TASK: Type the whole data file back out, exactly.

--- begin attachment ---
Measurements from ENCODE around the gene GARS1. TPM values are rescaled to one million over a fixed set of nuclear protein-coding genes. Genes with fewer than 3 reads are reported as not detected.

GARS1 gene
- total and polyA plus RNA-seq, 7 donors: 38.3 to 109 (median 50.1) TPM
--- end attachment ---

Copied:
Measurements from ENCODE around the gene GARS1. TPM values are rescaled to one million over a fixed set of nuclear protein-coding genes. Genes with fewer than 3 reads are reported as not detected.

GARS1 gene
- total and polyA plus RNA-seq, 7 donors: 38.3 to 109 (median 50.1) TPM